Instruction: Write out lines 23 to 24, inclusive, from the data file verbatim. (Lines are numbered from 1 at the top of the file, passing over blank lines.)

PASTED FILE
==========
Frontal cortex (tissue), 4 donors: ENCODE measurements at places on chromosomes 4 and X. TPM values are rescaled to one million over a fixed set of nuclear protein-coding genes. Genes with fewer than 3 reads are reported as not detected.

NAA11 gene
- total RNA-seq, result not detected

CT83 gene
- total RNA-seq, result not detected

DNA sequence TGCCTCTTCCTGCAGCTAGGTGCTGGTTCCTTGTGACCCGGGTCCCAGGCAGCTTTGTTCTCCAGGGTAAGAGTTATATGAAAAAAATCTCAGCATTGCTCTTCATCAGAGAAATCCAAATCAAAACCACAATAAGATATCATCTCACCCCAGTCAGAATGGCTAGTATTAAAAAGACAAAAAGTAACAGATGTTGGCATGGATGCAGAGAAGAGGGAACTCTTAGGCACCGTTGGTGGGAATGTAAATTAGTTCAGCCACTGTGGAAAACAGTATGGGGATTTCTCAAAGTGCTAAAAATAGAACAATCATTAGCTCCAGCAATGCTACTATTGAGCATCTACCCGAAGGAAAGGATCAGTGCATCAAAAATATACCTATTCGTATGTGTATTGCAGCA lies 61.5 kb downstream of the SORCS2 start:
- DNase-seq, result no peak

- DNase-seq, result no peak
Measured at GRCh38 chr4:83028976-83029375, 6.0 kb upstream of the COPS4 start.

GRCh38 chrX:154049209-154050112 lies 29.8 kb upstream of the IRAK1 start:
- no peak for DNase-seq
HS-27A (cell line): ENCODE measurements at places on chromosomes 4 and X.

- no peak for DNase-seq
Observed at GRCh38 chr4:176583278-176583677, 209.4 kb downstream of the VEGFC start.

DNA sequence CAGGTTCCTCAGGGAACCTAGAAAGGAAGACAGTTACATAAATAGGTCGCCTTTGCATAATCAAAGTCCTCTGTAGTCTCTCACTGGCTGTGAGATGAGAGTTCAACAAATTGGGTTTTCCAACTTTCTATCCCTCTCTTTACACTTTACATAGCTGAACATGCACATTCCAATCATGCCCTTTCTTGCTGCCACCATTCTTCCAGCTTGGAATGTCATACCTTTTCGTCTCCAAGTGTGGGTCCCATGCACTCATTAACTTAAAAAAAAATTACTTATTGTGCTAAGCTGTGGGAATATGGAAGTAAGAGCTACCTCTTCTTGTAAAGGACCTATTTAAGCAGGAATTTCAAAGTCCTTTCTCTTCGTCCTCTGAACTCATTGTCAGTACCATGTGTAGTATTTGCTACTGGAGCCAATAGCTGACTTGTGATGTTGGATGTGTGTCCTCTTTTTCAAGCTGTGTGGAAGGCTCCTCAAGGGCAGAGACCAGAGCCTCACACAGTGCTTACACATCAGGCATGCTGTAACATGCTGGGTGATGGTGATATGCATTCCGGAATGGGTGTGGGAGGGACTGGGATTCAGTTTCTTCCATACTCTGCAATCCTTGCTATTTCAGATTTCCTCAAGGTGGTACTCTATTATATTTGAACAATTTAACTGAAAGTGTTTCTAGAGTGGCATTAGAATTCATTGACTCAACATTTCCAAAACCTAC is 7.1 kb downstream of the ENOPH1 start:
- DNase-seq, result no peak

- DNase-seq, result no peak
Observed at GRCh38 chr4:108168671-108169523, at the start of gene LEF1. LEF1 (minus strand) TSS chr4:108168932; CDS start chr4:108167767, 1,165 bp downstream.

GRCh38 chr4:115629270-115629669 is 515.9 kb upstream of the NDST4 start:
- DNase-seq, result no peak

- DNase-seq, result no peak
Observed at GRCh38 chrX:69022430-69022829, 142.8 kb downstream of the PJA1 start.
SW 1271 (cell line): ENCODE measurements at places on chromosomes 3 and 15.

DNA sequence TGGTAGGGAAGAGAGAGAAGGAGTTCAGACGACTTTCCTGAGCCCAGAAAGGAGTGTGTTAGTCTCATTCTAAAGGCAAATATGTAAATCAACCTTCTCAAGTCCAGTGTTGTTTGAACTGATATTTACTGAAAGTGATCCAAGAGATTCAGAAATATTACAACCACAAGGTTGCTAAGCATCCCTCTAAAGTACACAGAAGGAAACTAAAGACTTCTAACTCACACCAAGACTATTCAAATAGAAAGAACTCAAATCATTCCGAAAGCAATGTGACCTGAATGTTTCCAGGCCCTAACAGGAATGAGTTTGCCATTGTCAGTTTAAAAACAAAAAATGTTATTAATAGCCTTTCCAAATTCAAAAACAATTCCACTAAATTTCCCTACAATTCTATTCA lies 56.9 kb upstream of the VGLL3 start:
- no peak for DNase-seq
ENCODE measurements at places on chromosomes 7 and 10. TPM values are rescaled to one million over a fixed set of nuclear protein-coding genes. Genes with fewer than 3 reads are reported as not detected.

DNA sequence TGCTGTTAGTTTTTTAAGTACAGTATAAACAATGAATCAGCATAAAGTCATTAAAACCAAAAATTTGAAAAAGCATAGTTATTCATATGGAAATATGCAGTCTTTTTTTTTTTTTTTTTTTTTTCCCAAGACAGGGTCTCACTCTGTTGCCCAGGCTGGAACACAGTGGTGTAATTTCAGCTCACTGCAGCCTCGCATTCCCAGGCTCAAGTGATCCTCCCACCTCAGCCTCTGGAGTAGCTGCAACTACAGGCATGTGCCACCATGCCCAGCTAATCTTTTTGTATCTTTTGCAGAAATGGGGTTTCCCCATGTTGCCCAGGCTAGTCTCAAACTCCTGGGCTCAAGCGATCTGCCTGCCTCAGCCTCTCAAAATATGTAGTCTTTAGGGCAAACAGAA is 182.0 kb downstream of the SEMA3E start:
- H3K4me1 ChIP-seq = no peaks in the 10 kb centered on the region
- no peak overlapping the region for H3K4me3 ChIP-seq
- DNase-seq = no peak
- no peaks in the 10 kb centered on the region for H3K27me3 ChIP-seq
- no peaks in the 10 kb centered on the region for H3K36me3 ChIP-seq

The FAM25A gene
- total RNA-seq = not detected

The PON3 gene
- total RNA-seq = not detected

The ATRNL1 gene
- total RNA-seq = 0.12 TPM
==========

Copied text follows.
SW 1271 (cell line): ENCODE measurements at places on chromosomes 3 and 15.

DNA sequence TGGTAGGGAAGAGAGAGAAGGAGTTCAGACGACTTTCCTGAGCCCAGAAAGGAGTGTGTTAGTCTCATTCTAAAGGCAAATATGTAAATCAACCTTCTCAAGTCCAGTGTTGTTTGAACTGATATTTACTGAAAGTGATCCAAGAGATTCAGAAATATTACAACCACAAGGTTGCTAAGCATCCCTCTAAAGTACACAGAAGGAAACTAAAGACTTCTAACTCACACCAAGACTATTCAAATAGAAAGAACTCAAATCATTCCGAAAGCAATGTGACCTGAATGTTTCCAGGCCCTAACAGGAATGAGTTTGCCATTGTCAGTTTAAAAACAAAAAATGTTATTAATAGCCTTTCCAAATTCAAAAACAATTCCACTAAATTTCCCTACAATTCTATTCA lies 56.9 kb upstream of the VGLL3 start: